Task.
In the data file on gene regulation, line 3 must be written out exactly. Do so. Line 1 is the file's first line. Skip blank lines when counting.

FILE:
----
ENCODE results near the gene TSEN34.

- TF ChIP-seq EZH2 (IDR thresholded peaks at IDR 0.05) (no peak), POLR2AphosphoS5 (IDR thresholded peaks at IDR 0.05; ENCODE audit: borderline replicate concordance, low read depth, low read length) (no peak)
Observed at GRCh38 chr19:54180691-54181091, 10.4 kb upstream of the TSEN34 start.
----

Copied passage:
Observed at GRCh38 chr19:54180691-54181091, 10.4 kb upstream of the TSEN34 start.